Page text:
jc@noirextreme.com
2005-03-03 13:21:09
Probably unrelated but worth noting
Redirect to Microsoft's home page in Firefox:


http://www.noirextreme.com/node/65

NeuralizR
2005-03-03 15:34:51
what else are they going to do?
While that may be the case for every other piece of software out there, you can't really argue (based on any recorded evidence) that Microsoft would not be slandered for doing just that, keeping track of what your home page is set to.


It may be worthwhile to make it an optional feature, so that those "privacy minded" users can opt to let MS store their homepage URL somewhere other than the spot where a user can edit it or just reset the homepage to something generic. But again, this would need to be an option users would ENABLE, just like setting the default home page yourself. Otherwise you know those privacy people would be crying about MS using the non-private option by default. Just like people that complain about checkboxes for receiving mail or submitting anonymous information while completely optional are still set to do those things by default and the user must make an effort to disable them.


I think, sadly, this is just the way things are on the internet today.


Actually, the best solution to this would be to disallow setting the browser's home page anywhere except in the browser preferences panel... but that's a completely different discussion. ;)

NeuralizR
2005-03-03 15:37:22
what else are they going to do?
Oh and it doesn't send you to msn.com specifically, it sends you to whatever you put in the setting for that, which is just semantics, but... still, figured it was worth pointing out. I think it's more reasonable to say "it's the only one that resets your homepage to whatever you tell it to instead of whatever it was previously set to". but that's just me. ;)
pgralla
2005-03-03 16:23:06
what else are they going to do?
Actually, it sends you to MSN.com, no matter what your home page setting is --- that's why I say it hijacks your home page. The only way to have it instead keep your own home page is if you change the setting the way I explained.
jwenting
2005-03-04 01:51:53
what else are they going to do?
Like I said, if it did that you'd complain that it was spyware by snooping into your system to find out what your homepage is...
jwenting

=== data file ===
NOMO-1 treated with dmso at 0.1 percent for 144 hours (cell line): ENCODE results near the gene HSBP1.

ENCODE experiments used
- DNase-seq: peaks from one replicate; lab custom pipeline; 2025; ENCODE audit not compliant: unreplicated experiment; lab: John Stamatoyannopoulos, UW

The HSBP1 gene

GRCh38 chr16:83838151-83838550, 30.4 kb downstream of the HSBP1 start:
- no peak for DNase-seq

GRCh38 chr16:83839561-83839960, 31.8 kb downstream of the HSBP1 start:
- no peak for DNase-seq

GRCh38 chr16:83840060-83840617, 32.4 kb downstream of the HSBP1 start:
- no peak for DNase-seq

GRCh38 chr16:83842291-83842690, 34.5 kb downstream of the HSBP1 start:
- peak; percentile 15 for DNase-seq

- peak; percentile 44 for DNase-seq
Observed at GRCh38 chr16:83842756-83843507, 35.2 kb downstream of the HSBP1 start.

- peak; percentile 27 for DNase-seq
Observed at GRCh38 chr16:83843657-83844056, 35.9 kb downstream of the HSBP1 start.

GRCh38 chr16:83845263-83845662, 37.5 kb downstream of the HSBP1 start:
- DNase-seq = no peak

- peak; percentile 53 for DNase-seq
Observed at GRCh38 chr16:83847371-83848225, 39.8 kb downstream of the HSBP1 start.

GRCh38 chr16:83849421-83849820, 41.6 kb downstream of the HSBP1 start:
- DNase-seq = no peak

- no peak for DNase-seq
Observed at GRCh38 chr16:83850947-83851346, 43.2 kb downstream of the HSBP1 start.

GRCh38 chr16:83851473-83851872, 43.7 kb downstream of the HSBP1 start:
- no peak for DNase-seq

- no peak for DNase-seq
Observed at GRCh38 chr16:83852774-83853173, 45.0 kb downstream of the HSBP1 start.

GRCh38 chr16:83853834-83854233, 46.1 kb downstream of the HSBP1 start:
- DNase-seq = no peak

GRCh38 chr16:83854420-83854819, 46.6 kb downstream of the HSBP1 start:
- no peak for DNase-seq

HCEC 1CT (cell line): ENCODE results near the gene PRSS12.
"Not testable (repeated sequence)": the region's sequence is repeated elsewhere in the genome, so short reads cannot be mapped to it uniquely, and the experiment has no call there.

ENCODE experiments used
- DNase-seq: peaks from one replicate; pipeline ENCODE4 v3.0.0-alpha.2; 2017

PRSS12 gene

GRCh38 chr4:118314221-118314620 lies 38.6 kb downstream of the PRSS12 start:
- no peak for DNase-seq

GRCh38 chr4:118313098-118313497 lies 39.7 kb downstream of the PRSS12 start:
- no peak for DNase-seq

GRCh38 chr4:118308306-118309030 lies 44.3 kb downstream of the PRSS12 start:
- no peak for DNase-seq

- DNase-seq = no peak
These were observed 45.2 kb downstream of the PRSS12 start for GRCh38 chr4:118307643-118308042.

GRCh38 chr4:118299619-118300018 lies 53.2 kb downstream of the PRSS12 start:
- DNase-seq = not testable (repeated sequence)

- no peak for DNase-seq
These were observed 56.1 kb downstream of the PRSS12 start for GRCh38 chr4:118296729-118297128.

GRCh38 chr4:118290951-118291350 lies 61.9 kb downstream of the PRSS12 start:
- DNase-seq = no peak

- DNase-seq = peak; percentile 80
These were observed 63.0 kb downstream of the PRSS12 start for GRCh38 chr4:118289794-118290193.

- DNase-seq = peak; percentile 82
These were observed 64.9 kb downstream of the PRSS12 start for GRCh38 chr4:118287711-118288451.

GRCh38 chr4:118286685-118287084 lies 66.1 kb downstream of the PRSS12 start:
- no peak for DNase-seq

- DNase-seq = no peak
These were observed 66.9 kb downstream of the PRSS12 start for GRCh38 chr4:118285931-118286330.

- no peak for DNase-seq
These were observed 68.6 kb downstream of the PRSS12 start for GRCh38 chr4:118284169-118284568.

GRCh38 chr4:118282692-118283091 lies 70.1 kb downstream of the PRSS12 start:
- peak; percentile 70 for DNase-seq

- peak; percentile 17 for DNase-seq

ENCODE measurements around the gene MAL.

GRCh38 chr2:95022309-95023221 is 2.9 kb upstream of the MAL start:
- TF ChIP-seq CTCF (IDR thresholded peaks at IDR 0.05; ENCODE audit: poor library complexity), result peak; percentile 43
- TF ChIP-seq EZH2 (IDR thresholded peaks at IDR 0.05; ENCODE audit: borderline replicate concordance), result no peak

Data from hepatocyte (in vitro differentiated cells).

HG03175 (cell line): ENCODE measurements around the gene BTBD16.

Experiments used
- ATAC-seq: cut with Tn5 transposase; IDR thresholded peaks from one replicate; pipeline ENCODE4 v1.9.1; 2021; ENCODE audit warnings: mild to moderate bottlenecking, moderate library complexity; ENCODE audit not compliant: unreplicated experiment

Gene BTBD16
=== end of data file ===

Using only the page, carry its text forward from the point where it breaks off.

2005-03-04 01:54:28
NO EXCUSE! QUIT MAKING EXCUSES!
Your post does nothing but prove your stupidity once again.
viae
2005-03-04 09:58:40
Probably unrelated but worth noting
Its a feature. In Firefox you can type "keywords" in the address bar. Firefox will then automatically return the first result from google as that page (you can type the word or phrase by itself or you can type http:// before it). "http://" as a search on google happens to be microsoft.com. Try typing "boing" and you'll go to boingboing.net, try http://antichrist and you get some weird geocities website.
vapour
2005-03-07 20:46:45
what else are they going to do?
Bah. I am fed up with ALL microsoft software. I just spent three hours cleaning an infested windows 2000 box (it was running Microsoft AntiSpyware, AdAware and Norton 2005 when it was hijacked. Crappiest piece of software on the market (Windows OS). I am officially wiping all of it from the PCs in the house.
Oleander
2005-07-18 14:35:26
An unbiased solution
Actually, MS Antispyware has a very valid reason to change the homepage to MSN.com


Under the advanced options, there's an option to "restore browser defaults". This will correct any possibly browser hijacking to the original windows defaults. The windows default homepage is, of course, msn.com


To change this there is a button on the right that says "Change my restore default homepage", where you can put your desired default homepage the next time MS Antispyware runs.


Hope that helps!


Oh, and to all the anti-MS haters, perhaps next time you should look at the options that are directly in front of you, or perhaps learn to understand what the programs that you're installing do.

Bruce
2006-03-21 12:43:43
The Evil Empire strikes again. I can't fix the problem because when I run Microsoft Anti-Spyware it says it's expired and won't update. I don't think I want to download another 7M of headaches (beta 2). Fortunately I don't often have to put up with IE but on the rare occasion when I do it's infuriating that I have to see MSN.
PK:-}}
2006-03-22 10:57:10
I think the new MICROSOFT HOME PAGE HIJACKER STINKS Im using opera from now on. STUFF MICROSOFT
Paul
2006-03-22 10:59:56
Does anyone know how to get my homepage back from the MSN site?????????????? It would be usefull if someone posted an answer instead of us all winging about it.
A T Mann
2006-05-01 06:03:48
How do you find Advanced Tools? I don't see them anywhere.
Thanks